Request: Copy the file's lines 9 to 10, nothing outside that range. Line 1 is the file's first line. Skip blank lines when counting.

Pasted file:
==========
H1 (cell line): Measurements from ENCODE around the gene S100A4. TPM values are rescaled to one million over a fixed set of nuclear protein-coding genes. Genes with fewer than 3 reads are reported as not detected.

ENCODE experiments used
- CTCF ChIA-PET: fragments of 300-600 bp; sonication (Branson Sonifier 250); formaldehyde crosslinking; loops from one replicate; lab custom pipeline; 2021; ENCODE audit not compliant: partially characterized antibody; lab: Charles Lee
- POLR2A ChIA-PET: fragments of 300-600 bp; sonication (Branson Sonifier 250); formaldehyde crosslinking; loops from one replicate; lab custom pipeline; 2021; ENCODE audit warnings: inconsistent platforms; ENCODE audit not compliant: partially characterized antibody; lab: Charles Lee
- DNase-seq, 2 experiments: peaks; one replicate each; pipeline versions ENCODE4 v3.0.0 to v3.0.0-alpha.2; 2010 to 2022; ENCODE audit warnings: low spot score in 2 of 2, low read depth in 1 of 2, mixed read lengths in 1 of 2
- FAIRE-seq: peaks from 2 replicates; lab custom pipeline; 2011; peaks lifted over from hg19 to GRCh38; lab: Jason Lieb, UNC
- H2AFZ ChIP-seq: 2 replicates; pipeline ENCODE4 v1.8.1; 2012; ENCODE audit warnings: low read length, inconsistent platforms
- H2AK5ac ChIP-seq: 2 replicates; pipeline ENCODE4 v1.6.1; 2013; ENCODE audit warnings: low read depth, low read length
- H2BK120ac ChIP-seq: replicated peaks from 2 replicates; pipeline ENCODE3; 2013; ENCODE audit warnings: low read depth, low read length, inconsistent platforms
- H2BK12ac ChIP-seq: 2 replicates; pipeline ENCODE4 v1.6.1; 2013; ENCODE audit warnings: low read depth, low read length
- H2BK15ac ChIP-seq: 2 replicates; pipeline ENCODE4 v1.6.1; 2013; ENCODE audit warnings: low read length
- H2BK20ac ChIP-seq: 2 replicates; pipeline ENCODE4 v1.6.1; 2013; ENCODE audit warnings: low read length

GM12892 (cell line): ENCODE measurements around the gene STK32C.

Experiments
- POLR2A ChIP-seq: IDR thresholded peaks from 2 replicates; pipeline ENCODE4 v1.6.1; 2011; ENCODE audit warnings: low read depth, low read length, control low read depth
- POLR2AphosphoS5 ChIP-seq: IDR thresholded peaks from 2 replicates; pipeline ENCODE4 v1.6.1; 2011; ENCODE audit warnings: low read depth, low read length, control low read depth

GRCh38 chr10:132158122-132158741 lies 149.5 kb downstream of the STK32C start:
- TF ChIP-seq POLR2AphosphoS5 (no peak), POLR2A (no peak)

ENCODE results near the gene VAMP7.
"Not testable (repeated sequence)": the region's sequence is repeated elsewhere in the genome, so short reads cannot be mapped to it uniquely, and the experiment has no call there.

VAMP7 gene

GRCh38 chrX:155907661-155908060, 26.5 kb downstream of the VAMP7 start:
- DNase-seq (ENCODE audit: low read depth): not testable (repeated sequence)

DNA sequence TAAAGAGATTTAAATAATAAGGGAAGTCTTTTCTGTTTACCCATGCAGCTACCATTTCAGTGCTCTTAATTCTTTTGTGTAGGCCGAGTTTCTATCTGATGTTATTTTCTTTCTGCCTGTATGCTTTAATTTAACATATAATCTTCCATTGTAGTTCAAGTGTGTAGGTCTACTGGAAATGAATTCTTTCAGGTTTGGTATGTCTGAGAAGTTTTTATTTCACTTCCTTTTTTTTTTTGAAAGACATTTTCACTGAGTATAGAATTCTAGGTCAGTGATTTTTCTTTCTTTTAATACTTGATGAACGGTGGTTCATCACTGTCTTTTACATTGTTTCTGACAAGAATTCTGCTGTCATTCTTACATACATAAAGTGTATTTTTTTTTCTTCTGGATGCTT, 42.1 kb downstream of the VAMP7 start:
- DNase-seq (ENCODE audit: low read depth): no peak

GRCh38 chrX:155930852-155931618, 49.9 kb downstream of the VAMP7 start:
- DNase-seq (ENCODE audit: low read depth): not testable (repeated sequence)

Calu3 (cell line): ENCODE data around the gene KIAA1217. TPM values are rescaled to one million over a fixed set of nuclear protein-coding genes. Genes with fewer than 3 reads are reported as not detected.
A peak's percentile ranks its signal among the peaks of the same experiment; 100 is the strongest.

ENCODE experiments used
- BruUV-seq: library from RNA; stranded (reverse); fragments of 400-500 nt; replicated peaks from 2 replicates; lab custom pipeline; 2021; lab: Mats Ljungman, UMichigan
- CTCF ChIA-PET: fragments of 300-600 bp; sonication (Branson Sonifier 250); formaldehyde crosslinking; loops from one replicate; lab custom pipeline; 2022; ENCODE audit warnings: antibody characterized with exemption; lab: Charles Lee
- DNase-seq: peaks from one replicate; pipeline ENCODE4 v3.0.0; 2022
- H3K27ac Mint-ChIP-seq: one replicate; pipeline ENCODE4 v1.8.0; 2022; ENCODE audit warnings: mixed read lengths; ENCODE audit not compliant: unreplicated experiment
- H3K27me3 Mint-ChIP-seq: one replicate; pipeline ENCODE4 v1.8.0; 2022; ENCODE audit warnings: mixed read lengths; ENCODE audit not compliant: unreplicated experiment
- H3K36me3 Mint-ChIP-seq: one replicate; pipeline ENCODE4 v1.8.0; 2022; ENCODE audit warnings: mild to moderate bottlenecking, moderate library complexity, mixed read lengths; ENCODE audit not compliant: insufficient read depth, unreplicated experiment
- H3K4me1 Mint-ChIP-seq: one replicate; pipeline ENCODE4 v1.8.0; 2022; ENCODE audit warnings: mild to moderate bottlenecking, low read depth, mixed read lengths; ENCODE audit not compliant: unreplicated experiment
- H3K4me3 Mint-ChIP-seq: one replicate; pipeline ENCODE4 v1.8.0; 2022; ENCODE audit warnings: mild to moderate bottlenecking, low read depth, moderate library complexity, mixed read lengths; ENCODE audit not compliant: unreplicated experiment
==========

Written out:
- H2BK120ac ChIP-seq: replicated peaks from 2 replicates; pipeline ENCODE3; 2013; ENCODE audit warnings: low read depth, low read length, inconsistent platforms
- H2BK12ac ChIP-seq: 2 replicates; pipeline ENCODE4 v1.6.1; 2013; ENCODE audit warnings: low read depth, low read length